About Ozone Falls
Ozone Falls State Natural area is a 43-acre natural area in Cumberland County.
It is situated on the eastern edge of the Crab Orchard Mountains on the Cumberland Plateau.
The falls are a part of Fall Creek and plunge 110 feet over a sandstone cap rock into a deep, rock-strewn pool.
Fall Creek then disappears underground, re-emerging several yards downstream.
Legend has it that the area was named “Ozone” because of the “stimulating quality of the air” created by the mist generated from the long plunge of the water down to the pool.
In the 1800s, locals built grist and sawmills above the falls.
Supposedly, the last one was washed over the falls during a spring flood in 1900.
Ozone Falls also heralds an impressive natural rock house “amphitheater”, naturally created by wind, water, freeze/thaw, and erosion over a long period of time.
The amphitheater landscape provides a beautiful backdrop for the falls.
Our Visit to Ozone Falls
One Sunday, my son Willy and I decided it would be fun to take a day trip to Ozone Falls. I’m glad we did, it was fun!
Ozone Falls was really easy to find. I entered “Ozone Falls” into my GPS and it took us right there. It was roughly a 2-hour drive from where I live in Bellevue, TN.
From Crossville, travel East on I-40 and exit at the Crab Orchard exit. Turn left off the exit ramp and go to the intersection of U.S. Highway 70. From Knoxville go west on I-40 and exist at Crab Orchard. From Crab Orchard exit, turn right on U.S. Highway 70 going east. The highway takes you straight to Ozone Falls, which is on the right about four miles from the interstate exit.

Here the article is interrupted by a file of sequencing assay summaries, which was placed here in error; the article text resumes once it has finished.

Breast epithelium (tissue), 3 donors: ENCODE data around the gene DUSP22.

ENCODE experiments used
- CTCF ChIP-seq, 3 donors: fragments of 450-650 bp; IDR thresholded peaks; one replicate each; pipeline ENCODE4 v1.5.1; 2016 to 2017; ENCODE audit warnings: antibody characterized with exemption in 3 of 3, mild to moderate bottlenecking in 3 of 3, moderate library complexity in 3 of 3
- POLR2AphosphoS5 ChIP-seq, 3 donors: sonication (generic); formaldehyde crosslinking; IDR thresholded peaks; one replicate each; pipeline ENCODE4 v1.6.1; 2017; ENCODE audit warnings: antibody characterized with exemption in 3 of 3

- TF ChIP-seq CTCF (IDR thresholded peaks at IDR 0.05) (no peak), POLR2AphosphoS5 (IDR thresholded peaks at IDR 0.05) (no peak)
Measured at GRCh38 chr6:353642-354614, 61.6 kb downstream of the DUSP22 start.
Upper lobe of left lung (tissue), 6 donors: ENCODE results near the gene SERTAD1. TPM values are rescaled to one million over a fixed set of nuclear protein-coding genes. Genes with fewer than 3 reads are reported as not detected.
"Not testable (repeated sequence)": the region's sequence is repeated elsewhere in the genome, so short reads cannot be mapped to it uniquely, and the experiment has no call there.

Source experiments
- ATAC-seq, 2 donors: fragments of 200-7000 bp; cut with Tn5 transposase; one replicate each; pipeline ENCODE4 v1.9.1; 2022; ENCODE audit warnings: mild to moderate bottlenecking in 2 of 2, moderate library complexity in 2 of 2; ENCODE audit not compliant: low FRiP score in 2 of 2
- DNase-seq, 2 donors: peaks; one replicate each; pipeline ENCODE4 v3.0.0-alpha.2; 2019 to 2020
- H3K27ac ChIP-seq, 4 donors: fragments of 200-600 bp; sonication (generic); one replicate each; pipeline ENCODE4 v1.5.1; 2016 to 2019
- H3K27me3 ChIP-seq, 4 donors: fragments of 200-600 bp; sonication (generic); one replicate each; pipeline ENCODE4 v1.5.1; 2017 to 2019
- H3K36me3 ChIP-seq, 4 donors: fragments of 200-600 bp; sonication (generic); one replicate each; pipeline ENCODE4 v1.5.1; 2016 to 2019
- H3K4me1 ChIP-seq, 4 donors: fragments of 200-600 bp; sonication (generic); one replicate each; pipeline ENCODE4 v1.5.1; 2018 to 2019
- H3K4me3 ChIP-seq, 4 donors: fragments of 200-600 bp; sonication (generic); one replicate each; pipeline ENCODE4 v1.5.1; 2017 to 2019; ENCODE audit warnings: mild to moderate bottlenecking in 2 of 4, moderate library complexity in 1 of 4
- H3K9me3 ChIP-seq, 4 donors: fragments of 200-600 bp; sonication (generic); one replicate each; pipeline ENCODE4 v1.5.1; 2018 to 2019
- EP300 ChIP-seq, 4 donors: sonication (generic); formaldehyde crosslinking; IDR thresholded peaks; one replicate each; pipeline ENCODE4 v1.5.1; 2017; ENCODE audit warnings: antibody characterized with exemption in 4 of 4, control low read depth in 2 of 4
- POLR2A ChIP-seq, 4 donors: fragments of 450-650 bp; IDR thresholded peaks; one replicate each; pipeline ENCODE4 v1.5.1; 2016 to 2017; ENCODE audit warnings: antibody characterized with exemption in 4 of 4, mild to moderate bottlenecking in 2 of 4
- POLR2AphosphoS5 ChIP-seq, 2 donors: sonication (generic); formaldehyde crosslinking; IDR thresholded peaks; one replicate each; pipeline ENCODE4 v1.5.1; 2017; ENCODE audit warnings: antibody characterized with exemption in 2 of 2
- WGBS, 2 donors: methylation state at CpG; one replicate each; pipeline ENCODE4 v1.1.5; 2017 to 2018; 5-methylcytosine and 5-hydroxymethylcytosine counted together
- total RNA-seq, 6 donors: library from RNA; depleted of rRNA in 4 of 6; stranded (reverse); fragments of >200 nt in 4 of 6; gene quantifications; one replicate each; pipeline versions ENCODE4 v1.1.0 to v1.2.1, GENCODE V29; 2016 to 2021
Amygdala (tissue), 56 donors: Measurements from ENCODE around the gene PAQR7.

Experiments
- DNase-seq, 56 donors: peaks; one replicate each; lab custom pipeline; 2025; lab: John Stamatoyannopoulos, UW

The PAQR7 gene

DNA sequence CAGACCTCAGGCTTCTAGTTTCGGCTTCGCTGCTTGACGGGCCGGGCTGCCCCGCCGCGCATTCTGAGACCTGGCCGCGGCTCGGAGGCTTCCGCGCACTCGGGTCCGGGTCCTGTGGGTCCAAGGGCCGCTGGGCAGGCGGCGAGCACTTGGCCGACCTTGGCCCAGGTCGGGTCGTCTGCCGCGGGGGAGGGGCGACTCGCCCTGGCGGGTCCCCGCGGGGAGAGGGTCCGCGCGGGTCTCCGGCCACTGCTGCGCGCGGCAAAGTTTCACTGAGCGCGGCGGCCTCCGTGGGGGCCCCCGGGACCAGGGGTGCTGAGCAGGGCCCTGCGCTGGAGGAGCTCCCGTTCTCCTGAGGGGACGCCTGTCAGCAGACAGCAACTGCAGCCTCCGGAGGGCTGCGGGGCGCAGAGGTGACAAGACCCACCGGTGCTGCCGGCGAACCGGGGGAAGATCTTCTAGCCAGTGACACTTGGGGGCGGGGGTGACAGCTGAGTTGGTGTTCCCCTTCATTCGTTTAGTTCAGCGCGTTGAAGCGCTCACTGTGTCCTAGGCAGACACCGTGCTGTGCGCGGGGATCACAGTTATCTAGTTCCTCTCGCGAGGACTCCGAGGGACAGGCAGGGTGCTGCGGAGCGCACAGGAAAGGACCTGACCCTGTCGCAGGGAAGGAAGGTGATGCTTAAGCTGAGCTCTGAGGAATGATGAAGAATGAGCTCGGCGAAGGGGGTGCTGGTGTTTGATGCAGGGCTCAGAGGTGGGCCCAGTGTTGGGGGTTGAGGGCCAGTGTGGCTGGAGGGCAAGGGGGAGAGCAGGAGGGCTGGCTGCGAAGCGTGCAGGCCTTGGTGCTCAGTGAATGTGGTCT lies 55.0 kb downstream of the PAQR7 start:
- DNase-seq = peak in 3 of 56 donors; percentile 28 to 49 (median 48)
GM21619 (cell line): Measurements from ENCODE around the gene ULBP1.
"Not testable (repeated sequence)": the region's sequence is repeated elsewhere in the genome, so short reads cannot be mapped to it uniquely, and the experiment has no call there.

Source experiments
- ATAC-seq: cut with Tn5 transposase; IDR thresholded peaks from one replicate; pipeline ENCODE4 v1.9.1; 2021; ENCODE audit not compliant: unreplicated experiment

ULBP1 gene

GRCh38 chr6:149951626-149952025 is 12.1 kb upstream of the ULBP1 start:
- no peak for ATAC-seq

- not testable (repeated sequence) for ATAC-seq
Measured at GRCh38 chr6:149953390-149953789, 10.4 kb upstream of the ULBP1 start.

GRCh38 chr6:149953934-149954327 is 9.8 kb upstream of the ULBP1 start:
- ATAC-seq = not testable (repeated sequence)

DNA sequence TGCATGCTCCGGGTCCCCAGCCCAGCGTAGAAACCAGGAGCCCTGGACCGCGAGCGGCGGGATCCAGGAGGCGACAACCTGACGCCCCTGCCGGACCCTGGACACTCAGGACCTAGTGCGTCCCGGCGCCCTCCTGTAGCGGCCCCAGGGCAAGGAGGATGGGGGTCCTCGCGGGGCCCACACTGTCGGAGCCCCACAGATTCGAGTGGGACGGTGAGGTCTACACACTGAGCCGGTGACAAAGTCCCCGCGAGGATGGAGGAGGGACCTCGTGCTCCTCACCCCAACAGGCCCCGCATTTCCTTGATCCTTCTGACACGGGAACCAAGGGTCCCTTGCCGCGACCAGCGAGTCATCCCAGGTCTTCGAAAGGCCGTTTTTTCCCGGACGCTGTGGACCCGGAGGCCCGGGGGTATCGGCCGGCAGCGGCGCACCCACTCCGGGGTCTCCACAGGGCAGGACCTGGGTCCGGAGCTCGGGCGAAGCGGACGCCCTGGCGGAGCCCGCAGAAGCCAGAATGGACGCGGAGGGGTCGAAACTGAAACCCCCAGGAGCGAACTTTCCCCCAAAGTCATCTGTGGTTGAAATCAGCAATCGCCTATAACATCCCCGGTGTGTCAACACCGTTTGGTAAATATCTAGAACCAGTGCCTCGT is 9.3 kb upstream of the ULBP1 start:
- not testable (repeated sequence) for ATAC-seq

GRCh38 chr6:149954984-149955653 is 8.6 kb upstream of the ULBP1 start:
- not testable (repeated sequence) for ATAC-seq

When you arrive, there’s a small amount of parking at the trailhead, but additional parking across the road.
There are two trails, one that takes you to the top of the falls and one that takes you to the base of the falls.
There is no charge or paperwork needed for parking or to visit any area of Ozone Falls.
Hiking to the Top of the Falls
It’s a very short, easy hike getting to the top of the falls.
However, a word of warning if you have little kids–there are no rails, fences or ropes anywhere.
And, you can walk right across the top of the falls!
Yes, it is an amazing feeling, standing on top of a waterfall!
There is a shallow stream leading up to the falls that is safe for kids to wade in, and some parents were doing so when we visited.
Hiking to the Base of the Falls
Hiking to the bottom of the falls was a little trickier.
First off, you follow the trail and it seems to dead end at a bridge. Then you look down and see a ton of huge rocks, and no trail.
I doubled back because I thought I’d gone the wrong way. Nope. The huge rocks are the trail.
One of the locals described it as “natural stairs”–I thought that was cool.
The hike down was a bit like rock climbing, with no clear trail. It was fun!
Then, you get to the base of the falls, there is a huge indention/ledge all the way around the perimeter of the amphitheater surrounding the falls.
The locals told us people are allowed to camp there.
I guess if you decided to camp, you’d be stuck there till morning. I couldn’t imagine climbing back up all the rocks in the dark!
There was a large shallow pool at the base of the falls where a some parents with kids were swimming.
They appeared to be having a great time splashing and hollering. We didn’t even think to bring swim gear. Next time!
Visiting With the Locals
When we visited, we chatted with some of the locals. It’s a very good way to learn about the area!
The locals shared with us how the falls were used in the filming of Disney’s 1994 Jungle Book Movie. I can see why–Ozone Falls is gorgeous!
Another reason Disney chose Ozone Falls was because it was the easiest to get to for filming. It’s close to I-40 and not too long of a hike back to the falls.
The locals said Disney had a bunch of palm trees dropped in to make the entire area look like a jungle.
And, the cast and crew ate sandwiches every day from the corner store down the road. How cool is that?
The locals also told us about hiking trails all throughout the forest surrounding the falls.
And, supposedly, hiking and camping in the natural area are allowed at any time.
We didn’t have time to hike on that visit, maybe next time!
It was a very fun day trip, I plan to go back and explore more!